So we should not be discouraged by the difficulties of gospel proclamation, or that the majority of people resists and rejects, as this is normal. And it is truly a cause for great rejoicing when some indeed have that light of truth go on in their minds and hearts, and they become followers of Christ and sojourners with us in his body, the Church.
In Athens – Acts 17:16-34
16 While Paul was waiting for them in Athens, he was greatly distressed to see that the city was full of idols. 17 So he reasoned in the synagogue with both Jews and God-fearing Greeks, as well as in the marketplace day by day with those who happened to be there. 18 A group of Epicurean and Stoic philosophers began to debate with him. Some of them asked, “What is this babbler trying to say?” Others remarked, “He seems to be advocating foreign gods.” They said this because Paul was preaching the good news about Jesus and the resurrection. 19 Then they took him and brought him to a meeting of the Areopagus, where they said to him, “May we know what this new teaching is that you are presenting? 20 You are bringing some strange ideas to our ears, and we would like to know what they mean.” 21 (All the Athenians and the foreigners who lived there spent their time doing nothing but talking about and listening to the latest ideas.)
22 Paul then stood up in the meeting of the Areopagus and said: “People of Athens! I see that in every way you are very religious. 23 For as I walked around and looked carefully at your objects of worship, I even found an altar with this inscription: to an unknown god. So you are ignorant of the very thing you worship—and this is what I am going to proclaim to you.
24 “The God who made the world and everything in it is the Lord of heaven and earth and does not live in temples built by human hands. 25 And he is not served by human hands, as if he needed anything. Rather, he himself gives everyone life and breath and everything else. 26 From one man he made all the nations, that they should inhabit the whole earth; and he marked out their appointed times in history and the boundaries of their lands. 27 God did this so that they would seek him and perhaps reach out for him and find him, though he is not far from any one of us. 28 ‘For in him we live and move and have our being.’[b] As some of your own poets have said, ‘We are his offspring.’[c]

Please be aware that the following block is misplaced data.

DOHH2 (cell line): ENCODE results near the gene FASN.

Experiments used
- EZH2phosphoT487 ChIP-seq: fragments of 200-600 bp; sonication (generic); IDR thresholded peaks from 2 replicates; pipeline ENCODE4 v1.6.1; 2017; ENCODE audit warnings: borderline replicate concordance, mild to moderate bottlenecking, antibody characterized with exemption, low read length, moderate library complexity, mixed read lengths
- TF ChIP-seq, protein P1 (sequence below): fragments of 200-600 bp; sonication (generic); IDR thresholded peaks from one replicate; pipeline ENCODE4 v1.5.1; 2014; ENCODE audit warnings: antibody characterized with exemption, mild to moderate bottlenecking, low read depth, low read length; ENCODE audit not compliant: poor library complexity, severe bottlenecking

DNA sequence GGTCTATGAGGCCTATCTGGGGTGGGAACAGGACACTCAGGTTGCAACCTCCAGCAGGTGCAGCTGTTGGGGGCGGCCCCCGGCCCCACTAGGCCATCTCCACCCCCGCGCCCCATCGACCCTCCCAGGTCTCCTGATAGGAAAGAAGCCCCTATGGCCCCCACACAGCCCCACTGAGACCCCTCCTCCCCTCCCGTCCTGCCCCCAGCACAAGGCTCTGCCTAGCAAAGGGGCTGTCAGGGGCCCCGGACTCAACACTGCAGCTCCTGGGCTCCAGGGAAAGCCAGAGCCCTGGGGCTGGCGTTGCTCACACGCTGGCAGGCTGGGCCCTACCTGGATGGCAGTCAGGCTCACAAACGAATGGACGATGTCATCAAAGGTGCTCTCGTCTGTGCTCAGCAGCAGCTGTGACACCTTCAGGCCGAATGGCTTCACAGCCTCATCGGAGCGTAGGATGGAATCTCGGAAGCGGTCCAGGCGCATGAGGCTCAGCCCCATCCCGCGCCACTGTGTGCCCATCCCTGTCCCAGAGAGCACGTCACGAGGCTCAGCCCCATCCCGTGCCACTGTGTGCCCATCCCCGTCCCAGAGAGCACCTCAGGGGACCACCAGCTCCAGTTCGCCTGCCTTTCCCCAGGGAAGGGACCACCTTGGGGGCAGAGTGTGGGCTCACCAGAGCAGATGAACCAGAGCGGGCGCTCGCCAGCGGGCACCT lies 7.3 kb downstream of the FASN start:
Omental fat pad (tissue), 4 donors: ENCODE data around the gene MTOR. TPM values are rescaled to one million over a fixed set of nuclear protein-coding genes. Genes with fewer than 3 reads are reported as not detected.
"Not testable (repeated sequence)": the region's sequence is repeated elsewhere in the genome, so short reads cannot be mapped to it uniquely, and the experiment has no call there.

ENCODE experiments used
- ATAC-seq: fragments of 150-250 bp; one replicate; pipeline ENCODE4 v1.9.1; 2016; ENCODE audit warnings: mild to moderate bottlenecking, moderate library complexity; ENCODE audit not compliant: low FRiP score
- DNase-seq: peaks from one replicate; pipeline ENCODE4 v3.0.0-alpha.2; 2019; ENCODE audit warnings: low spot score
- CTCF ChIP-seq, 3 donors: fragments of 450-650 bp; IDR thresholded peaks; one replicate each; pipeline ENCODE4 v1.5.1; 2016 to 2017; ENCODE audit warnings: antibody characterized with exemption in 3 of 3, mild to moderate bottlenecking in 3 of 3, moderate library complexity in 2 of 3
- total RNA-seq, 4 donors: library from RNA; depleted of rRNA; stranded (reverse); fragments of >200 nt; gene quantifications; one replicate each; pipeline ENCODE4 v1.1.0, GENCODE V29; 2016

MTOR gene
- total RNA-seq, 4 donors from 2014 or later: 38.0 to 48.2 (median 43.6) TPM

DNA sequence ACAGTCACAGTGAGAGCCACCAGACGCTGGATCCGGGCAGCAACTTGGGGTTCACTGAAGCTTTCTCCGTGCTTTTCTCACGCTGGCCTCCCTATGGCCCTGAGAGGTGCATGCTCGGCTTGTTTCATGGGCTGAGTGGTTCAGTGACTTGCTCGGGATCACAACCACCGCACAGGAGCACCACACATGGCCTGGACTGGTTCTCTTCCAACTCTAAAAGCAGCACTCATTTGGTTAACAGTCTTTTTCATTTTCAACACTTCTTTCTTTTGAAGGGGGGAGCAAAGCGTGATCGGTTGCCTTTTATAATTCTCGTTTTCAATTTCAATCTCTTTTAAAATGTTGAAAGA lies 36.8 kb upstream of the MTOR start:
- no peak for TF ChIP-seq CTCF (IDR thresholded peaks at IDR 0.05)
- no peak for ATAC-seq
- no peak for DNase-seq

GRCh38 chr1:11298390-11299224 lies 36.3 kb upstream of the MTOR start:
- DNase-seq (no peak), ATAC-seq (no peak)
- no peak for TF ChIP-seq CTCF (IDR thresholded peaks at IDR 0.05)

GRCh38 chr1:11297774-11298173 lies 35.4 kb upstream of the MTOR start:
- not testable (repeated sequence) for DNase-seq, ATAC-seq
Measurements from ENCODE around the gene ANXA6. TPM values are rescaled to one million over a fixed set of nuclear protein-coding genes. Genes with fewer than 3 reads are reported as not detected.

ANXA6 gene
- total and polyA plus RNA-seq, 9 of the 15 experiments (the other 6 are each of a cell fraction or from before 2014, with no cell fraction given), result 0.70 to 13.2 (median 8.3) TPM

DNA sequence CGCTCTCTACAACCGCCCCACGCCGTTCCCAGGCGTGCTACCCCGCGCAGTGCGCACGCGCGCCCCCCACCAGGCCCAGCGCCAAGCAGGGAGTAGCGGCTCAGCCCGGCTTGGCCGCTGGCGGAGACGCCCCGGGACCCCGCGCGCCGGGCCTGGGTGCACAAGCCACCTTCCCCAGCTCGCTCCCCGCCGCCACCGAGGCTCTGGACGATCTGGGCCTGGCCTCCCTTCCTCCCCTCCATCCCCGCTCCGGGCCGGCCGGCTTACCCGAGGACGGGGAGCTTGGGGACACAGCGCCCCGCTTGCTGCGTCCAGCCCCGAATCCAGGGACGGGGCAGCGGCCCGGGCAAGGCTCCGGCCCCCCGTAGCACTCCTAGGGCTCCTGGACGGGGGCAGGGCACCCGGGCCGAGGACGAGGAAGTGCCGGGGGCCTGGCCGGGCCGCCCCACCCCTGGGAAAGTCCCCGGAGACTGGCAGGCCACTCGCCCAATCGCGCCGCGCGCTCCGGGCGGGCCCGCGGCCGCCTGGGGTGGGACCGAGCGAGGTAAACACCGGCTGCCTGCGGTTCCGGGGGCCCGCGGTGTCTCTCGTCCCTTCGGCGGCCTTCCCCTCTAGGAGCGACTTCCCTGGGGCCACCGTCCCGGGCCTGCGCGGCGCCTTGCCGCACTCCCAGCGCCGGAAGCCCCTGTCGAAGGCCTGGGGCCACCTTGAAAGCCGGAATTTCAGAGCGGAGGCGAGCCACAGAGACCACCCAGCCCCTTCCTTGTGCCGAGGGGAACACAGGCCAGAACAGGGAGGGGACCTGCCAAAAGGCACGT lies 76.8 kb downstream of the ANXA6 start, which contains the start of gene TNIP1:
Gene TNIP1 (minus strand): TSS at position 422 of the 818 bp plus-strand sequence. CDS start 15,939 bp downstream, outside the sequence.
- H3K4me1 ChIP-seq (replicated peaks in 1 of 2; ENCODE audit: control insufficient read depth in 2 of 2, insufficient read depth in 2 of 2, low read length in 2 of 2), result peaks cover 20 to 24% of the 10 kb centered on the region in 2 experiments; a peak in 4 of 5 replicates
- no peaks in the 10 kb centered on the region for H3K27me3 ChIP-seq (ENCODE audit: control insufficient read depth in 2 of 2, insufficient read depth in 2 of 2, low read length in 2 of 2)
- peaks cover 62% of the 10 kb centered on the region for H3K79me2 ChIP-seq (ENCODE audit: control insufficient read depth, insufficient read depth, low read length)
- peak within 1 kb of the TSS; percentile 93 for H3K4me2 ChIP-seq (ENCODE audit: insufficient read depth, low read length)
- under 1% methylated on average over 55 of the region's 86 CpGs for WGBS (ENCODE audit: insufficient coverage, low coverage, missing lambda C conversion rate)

29 “Therefore since we are God’s offspring, we should not think that the divine being is like gold or silver or stone—an image made by human design and skill. 30 In the past God overlooked such ignorance, but now he commands all people everywhere to repent. 31 For he has set a day when he will judge the world with justice by the man he has appointed. He has given proof of this to everyone by raising him from the dead.”
32 When they heard about the resurrection of the dead, some of them sneered, but others said, “We want to hear you again on this subject.” 33 At that, Paul left the Council. 34 Some of the people became followers of Paul and believed. Among them was Dionysius, a member of the Areopagus, also a woman named Damaris, and a number of others.